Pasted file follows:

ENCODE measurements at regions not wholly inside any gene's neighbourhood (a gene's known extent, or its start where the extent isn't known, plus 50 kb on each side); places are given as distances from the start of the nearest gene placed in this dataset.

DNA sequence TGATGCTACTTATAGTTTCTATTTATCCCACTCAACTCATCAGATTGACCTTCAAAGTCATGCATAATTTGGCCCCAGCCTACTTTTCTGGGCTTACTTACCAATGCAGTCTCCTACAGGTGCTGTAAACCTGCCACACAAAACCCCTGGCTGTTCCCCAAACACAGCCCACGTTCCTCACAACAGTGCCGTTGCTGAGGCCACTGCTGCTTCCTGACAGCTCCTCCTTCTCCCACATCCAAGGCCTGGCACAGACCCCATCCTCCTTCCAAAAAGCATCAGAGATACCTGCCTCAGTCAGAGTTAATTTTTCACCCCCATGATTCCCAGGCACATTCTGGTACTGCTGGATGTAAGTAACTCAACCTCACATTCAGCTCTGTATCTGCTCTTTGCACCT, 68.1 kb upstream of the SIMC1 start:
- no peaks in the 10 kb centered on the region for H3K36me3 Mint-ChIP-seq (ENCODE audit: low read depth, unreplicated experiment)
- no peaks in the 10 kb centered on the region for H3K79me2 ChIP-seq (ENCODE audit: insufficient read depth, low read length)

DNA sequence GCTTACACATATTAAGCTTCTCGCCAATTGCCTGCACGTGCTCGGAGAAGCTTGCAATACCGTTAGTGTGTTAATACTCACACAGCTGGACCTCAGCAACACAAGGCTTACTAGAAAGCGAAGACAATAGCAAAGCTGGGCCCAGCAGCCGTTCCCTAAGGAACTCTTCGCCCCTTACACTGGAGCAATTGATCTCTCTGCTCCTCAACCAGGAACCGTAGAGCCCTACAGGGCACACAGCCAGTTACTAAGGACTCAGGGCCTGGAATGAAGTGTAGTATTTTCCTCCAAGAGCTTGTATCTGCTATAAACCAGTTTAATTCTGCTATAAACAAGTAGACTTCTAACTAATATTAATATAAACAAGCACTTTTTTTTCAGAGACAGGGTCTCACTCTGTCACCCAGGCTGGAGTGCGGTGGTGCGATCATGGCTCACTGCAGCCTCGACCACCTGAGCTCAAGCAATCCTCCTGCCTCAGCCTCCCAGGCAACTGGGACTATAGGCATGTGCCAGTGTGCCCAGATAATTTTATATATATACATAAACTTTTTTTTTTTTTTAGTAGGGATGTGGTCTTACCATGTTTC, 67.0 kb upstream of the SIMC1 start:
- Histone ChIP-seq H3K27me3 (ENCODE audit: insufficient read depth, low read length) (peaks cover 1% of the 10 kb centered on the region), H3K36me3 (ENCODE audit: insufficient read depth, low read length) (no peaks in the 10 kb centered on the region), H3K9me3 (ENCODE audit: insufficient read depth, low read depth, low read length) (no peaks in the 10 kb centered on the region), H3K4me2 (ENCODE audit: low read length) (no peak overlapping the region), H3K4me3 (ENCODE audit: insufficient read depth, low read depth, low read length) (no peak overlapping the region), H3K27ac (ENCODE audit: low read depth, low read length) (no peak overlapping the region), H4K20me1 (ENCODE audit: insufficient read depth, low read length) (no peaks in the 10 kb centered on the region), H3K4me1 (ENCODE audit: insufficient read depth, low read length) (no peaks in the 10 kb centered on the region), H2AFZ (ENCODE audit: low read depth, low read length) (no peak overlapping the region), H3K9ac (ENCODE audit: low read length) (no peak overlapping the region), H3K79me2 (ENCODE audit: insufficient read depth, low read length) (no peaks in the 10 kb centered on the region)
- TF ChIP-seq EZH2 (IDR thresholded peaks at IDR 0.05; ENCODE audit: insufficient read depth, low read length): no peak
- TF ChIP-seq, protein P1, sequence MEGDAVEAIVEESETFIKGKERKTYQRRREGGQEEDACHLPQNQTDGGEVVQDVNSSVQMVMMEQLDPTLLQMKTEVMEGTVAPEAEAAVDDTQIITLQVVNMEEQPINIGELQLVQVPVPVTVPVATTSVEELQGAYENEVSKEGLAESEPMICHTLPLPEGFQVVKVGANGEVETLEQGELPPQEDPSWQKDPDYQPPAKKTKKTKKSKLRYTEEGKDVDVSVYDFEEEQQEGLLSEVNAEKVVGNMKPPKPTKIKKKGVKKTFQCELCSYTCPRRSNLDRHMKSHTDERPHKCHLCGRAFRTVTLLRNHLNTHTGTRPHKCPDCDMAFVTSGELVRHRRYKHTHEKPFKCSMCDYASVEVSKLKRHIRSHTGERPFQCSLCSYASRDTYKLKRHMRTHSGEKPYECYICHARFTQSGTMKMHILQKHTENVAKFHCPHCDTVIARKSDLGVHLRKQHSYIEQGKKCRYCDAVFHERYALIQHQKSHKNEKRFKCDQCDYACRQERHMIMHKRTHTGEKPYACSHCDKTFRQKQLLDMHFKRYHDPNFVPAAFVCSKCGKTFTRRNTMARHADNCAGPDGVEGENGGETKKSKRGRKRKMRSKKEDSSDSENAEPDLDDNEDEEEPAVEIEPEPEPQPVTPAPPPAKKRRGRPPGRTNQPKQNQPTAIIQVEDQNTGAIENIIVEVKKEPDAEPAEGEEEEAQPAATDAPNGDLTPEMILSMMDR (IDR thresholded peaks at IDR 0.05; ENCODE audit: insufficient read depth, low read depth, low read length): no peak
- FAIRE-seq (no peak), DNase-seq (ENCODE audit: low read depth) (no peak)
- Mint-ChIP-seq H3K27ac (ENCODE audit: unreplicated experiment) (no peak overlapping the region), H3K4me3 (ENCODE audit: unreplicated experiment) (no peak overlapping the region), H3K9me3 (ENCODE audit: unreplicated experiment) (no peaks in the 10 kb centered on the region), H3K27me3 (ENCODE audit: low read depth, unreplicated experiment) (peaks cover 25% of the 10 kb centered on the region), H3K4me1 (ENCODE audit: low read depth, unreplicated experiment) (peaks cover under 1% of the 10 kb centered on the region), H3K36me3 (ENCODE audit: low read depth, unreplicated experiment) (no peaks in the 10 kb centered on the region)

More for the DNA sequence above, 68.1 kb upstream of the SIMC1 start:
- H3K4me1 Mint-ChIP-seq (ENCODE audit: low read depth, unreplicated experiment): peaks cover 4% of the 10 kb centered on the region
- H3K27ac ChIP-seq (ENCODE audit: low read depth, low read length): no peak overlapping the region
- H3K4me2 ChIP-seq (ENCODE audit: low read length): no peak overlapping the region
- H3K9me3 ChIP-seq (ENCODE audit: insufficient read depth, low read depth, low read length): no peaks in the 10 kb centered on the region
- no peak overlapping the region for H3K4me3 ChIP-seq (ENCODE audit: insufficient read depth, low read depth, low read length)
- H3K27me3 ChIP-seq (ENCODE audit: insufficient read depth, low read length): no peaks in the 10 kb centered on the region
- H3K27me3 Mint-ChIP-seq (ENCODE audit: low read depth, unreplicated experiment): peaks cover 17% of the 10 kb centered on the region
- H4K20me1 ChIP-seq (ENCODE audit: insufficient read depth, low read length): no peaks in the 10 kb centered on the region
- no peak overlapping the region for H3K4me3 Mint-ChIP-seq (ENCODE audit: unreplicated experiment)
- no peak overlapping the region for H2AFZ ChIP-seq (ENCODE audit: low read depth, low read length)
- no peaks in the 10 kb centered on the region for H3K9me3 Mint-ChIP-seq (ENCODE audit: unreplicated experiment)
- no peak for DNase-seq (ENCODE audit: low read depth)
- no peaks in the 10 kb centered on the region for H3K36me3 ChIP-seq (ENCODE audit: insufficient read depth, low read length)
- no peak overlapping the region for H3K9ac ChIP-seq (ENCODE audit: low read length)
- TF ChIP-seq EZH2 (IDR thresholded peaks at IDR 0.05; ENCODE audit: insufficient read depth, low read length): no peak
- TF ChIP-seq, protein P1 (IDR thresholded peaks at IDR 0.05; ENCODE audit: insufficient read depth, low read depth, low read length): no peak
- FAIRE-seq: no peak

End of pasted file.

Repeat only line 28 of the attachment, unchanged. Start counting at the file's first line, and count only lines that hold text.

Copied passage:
- FAIRE-seq: no peak